The other day, I joked with a friend that I was beginning to feel like the "academic undead." (Hence the pic of the cute li'l zombie doll.) The more I thought about it, the more truth I saw in the comment.
Let's make it clear that I'm not exactly complaining here. I teach under a 12-month contract, which at my school means 5 classes in each of the fall and spring semesters and 2 in the abbreviated summer semester. ("Abbreviated" in terms of a shorter time period; I cover the same amount of material, with longer class sessions. Sigh. I actually had a student drop my class last summer, citing as the reason "unreasonable amount of work for a summer class." Boo-yah!) So we finished the term Tuesday, had graduation yesterday evening, summer starts on May 21 and my high school classes (they get college credit - I am not a high school teacher, may God bless them, especially in May!) finish June 8. I'm no Time Lord - the living room closet is not a TARDIS, no matter how much I may will it differently - but I wish I could manipulate the space-time continuum just a teensy bit right now to allow a week at the beach before summer starts.
That said, job security is a very nice thing (12 month contract means 12 months of pay - contrary to popular belief, teachers do not "get the summer off" in any usual sense of the term) and I have to admit that I really, really enjoy teaching. Primarily, I teach public speaking and it warms my heart like a controlled burn to see my timid students grow and stretch and realize that I really do have things to say that are worth listening to, by golly! Now, if I take that idea and put it - let's see - there and I show 'em the picture there . . . well, it's a kick. And I've had students shake my hand at the end of a semester; I've had students tell me that the class gave them the confidence to ask for (demand) a promotion at work or the wherewithal to apply for a new job - I'm not kidding, that's one of the main reasons I do this sort of work.
Another reason is the supportive atmosphere of my school. Community colleges don't have tenure (boo!), so we don't live by the "publish or perish" rule (well, sort of yay, I guess). When I started going to conferences, I was shocked at how many associate/assistant professors at four-year schools (oh, you'd know the names of the institutions if I told them to you) were paying part, or even all, of their expenses from their own pockets. Meanwhile, my school's attitude was, "What? You're presenting? Here - get out there! Fly coach and be sure to tell 'em who sent you!" Since people in my position don't have to write, propose, and present, we get more support when we do.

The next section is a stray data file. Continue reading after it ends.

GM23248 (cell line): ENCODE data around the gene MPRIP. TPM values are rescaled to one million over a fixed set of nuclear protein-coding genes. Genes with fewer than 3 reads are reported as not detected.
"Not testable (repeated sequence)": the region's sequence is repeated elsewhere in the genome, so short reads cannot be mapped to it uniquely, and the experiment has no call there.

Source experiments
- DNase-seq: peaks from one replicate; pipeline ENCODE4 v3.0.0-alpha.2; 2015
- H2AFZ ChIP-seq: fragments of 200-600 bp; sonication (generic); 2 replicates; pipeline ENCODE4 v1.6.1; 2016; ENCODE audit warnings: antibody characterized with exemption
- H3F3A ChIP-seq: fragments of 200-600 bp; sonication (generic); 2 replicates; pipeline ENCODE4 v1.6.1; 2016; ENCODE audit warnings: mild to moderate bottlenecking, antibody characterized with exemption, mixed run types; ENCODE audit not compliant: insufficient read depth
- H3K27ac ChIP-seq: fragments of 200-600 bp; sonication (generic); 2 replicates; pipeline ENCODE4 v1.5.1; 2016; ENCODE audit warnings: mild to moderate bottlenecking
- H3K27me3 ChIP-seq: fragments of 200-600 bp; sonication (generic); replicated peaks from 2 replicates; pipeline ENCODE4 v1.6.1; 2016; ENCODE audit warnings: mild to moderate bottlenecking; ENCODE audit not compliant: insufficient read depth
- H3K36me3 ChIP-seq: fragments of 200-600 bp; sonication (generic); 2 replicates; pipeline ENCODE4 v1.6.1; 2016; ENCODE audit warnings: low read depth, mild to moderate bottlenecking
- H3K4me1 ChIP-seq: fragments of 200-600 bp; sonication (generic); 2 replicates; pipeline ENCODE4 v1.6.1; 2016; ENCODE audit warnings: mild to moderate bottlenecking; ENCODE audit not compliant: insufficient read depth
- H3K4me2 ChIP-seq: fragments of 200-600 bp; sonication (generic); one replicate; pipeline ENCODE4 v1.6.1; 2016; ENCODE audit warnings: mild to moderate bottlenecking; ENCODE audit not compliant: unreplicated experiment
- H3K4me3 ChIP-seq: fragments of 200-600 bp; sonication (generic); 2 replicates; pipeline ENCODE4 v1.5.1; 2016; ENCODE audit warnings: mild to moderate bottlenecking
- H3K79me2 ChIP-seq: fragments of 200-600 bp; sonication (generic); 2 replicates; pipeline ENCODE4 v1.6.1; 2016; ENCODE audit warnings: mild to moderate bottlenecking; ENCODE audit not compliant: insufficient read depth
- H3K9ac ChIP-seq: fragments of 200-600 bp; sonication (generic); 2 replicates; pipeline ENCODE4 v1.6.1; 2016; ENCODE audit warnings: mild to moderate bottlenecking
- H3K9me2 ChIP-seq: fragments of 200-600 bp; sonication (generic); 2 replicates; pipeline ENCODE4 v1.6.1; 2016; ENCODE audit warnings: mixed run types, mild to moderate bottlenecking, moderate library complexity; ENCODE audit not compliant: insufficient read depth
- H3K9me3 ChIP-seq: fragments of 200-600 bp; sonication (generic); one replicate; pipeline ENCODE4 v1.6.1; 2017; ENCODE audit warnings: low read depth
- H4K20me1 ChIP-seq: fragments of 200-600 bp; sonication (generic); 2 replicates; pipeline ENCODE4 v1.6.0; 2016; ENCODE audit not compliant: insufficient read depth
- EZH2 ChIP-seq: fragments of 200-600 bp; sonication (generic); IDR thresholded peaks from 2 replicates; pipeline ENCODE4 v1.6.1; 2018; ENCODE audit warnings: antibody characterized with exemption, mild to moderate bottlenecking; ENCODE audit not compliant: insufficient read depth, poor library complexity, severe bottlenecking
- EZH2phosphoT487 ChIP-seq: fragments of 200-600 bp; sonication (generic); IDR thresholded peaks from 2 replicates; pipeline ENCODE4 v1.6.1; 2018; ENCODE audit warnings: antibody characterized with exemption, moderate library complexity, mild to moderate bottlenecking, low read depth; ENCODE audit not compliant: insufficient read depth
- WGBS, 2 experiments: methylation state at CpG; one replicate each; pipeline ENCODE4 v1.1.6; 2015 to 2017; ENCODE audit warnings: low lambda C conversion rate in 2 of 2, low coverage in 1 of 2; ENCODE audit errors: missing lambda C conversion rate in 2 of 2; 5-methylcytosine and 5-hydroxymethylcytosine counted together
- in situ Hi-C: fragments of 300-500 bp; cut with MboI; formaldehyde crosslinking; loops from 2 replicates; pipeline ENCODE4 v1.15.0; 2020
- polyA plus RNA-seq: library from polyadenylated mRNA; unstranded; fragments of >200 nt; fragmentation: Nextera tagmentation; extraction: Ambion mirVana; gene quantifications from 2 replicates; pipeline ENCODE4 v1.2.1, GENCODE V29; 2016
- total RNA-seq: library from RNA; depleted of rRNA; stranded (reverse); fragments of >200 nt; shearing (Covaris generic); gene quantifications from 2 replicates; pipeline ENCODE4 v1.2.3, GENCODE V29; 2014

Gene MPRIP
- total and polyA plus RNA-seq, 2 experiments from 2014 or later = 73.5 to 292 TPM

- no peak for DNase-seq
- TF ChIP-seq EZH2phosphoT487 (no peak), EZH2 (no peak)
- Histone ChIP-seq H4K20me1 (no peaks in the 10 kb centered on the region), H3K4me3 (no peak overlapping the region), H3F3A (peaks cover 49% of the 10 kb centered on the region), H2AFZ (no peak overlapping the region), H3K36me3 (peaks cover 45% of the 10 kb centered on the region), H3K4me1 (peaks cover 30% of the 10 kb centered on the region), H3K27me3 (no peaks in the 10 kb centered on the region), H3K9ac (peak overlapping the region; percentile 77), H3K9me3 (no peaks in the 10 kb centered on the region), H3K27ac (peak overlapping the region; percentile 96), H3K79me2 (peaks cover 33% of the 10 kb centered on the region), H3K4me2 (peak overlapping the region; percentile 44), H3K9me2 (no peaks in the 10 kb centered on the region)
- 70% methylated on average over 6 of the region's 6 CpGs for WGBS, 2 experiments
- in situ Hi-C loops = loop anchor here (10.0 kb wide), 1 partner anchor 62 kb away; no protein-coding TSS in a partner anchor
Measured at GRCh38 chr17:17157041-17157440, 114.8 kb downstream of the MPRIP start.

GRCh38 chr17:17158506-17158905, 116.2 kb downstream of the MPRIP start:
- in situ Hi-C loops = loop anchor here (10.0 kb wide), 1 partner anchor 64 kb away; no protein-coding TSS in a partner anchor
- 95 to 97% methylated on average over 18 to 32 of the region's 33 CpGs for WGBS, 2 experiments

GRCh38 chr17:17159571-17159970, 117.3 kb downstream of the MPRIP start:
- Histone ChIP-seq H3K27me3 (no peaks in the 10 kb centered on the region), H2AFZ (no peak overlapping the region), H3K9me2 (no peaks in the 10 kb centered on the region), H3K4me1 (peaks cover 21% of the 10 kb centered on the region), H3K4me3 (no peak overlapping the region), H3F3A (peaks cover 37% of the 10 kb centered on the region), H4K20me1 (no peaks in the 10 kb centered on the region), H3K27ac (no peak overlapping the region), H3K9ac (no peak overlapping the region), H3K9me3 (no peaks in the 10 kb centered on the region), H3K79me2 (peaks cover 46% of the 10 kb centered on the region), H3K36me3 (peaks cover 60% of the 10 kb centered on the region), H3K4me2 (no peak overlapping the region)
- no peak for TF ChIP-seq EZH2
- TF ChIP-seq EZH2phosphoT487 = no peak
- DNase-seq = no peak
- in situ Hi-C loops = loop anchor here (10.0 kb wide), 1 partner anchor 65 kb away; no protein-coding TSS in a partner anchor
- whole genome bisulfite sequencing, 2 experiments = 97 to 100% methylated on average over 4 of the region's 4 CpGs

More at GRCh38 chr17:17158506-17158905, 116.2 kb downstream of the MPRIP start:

Which is good, since I'm hoping to go to a handful of conferences in the next year that are in addition to my "usuals." There are two international Whedon conferences that I'm hoping to attend as a presenter - especially with the book coming out. I'm trying to only cross one bridge at a time and I'm trying to remember that we don't usually get everything we want.
But sometimes we do. Seems the Rolling Stones might have gotten that one wrong.
So I keep shuffling forward, teaching, grading, writing, lather, rinse, repeat, research, propose, write. I'm especially fortunate in that I have friends who remind me gently from time to time that it's not good to spend so much time inside hunched over a keyboard that I squint when I go outside and see the large yellow ball in the sky. Somebody take me to a movie, already!